2. Discuss what techniques Trump uses in his hypnotic suggestions to the populace.

Session 2
1. Describe the dynamics through which particular social traumas foster the development of authoritarian movements.
2. Elaborate on the narcissistic structure of authoritarian movements.

Session 3
1. Describe and analyze the creative contributions of Ferenczi to better understand sexuality and development.
2. Compare and contrast models of sexuality and gender in which biology, social phenomena, and developmental process may all contribute to developmental outcomes.

Session 4
1. Understand the relational, social and political dimension of the Ferenczian theory of trauma.
2. Recognize the potential of Ferenczian thought to understand contemporary forms of social  bonds.

Session 5
1. Discuss and compare the main characteristics of different trauma theories in psychoanalysis and related fields of knowledge.
2. Discuss how acceptance of reality and living with uncertainty are central to understand a traumatic situation.
3. Differentiate between challenging situations and trauma.

Session 6
1. Identify key aspects of the Ferenczian method of “elasticity.”  
2. Discuss effective uses of telepsychology.

Participants who wish to receive CE credits must attend the event (each seminar meeting) in its entirety; attendance will be recorded to track each participant’s entry and exit time. Participants who wish to receive CE credit sign in and out to each session under the monitoring of a student volunteer who remains at the door of each event.  If the event is held virtually, the participant list is recorded at the start and end of each session by a student volunteer.  

Participants with physical or sensory disabilities are encouraged to contact the CE committee members at least 2 weeks in advance of the event to plan for appropriate accommodations. Please contact us via phone or email:
Nichelle Horlacher (Department Secretary) T 212.229.5727 x3223 (Richelle Allen, Ph.D.) (Miriam Steele, Ph.D.) (Lisa Litt, Ph.D.)

Participants may also contact CE committee members with any concerns.

Tickets may be refunded up to 24 hours prior to the start of the event. Please email to cancel your ticket and request a refund.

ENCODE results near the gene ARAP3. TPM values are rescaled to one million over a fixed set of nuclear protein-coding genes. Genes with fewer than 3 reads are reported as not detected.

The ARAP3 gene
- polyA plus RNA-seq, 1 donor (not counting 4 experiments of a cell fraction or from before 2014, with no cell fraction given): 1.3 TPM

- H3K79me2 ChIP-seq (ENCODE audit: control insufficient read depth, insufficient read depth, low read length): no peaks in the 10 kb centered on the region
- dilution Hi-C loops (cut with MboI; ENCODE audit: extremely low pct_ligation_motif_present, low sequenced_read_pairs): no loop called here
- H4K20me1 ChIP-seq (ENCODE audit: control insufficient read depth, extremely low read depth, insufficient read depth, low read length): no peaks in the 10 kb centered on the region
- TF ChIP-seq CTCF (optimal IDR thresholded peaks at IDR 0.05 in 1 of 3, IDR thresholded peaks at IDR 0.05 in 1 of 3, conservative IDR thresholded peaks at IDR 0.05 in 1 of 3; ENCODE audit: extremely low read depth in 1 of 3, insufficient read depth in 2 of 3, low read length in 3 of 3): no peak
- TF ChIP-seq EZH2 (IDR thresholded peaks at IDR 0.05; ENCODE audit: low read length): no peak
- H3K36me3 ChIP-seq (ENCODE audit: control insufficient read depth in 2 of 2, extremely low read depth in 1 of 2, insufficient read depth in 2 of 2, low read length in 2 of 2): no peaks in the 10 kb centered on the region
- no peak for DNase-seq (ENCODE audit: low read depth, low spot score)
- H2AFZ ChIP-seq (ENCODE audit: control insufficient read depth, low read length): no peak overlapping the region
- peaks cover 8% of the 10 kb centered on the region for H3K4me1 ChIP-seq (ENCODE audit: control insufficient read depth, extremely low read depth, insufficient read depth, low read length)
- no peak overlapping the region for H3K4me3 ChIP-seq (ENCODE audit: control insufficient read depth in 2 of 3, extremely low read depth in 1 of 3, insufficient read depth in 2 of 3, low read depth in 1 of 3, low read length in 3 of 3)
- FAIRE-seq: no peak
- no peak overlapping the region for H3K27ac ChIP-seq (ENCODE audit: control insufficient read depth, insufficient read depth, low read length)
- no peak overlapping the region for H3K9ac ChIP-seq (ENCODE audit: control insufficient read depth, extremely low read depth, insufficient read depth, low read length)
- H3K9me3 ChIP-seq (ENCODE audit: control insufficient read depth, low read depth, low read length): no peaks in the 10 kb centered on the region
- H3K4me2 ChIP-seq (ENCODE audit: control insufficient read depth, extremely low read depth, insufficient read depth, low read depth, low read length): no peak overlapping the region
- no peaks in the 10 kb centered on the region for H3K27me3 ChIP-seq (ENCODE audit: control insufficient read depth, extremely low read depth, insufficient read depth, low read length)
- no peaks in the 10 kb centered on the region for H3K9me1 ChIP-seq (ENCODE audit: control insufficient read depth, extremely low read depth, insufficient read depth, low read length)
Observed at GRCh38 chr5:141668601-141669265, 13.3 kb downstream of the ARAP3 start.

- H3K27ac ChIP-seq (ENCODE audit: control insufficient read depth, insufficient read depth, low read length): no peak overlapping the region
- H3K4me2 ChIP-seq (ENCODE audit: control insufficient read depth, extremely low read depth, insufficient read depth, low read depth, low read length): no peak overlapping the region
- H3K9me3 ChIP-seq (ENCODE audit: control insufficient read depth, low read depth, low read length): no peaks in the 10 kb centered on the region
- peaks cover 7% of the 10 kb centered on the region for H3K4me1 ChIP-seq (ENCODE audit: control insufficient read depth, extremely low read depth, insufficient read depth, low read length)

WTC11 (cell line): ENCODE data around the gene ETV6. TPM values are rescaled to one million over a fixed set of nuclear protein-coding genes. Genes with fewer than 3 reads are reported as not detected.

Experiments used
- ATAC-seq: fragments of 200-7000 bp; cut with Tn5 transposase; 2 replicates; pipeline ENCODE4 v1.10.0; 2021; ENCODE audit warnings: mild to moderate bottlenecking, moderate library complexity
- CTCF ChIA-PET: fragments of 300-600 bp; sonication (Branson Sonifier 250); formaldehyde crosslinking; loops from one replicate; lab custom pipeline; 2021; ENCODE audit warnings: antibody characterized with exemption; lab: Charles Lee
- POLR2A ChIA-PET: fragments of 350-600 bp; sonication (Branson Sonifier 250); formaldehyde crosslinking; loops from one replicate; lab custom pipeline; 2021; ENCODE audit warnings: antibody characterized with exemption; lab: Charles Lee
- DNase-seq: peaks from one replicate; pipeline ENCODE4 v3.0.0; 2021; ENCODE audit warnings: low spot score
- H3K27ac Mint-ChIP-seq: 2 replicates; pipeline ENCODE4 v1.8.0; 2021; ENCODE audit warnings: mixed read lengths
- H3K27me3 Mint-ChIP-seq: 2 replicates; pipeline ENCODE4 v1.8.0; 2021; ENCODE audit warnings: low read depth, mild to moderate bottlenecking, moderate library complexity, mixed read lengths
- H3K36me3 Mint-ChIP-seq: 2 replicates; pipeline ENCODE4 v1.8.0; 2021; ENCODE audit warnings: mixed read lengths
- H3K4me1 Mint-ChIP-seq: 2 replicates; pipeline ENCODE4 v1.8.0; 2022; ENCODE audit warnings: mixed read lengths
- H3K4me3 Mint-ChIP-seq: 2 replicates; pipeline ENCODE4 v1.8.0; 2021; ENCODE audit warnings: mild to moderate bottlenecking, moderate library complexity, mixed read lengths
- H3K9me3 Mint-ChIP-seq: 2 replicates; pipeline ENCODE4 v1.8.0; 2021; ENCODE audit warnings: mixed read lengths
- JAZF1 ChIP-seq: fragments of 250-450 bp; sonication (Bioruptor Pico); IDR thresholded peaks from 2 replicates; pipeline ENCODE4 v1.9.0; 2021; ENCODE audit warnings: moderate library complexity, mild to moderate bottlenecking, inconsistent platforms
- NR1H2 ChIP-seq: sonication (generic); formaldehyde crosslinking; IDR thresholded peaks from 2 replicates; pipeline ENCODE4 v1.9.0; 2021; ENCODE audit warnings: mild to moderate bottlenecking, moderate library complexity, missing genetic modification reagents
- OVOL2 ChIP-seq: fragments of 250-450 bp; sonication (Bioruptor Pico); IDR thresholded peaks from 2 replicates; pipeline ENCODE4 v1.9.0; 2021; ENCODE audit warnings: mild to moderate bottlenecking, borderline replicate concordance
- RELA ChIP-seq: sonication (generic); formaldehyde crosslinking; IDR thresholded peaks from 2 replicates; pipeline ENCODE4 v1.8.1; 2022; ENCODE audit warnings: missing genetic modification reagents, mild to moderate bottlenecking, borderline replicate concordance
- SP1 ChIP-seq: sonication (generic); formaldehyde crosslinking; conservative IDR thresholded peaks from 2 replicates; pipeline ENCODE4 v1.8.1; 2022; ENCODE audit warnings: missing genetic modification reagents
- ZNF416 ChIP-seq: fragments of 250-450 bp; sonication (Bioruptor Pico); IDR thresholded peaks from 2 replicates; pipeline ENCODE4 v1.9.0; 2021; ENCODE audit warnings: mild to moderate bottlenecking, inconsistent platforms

The New School for Social Research Clinical Psychology Department is approved by the American Psychological Association, the New York State Education Department’s State Board for Social Work, and the New York State Education Department’s State Board for Mental Health Practitioners to sponsor continuing education for psychologists, licensed social workers, and licensed mental health counselors, respectively. The New School for Social Research Clinical Psychology Department maintains responsibility for this program and its content.

The 2nd Annual Jeremy Safran Memorial Lecture

Epistemic trust: A fresh perspective on ruptures in psychotherapy

with Peter Fonagy

Sunday, April 25
2:00-3:30 ET

Virtually by Zoom

Register HERE

FREE event
Donations are welcome: proceeds will go to the Jeremy Safran Student Fellowship

Jeremy Safran made a lasting contribution to our field being one of a small handful of psychotherapy researchers whose scientific discoveries can unequivocally be said to have impacted on clinical practice. This lecture in his honour will build on his ground-breaking work on therapeutic ruptures taking an attachment theory and social learning perspective and explore why and how ruptures can serve to deepen epistemic trust – a state of openness to learning. This tribute will consider the emergent concept of the We-Mode, the first person plural perspective which enables collective mentalizing and a temporary sharing of minds that may be critical in the process of achieving lasting therapeutic change.

Peter Fonagy, OBE, Professor of Contemporary Psychoanalysis and Developmental Science, Head of Division for Psychology and Language Sciences, UCL; Chief Executive of the Anna Freud National Centre for Children and Families; Consultant at Child and Family Program at the Menninger Department of Psychiatry and Behavioral Sciences, Baylor College of Medicine, Houston.

His clinical and research interests lie in early attachment relationships, social cognition, borderline personality disorder and violence. A central focus has been mentalization-based treatment, which was developed in collaboration with a number of clinical sites in the UK and USA.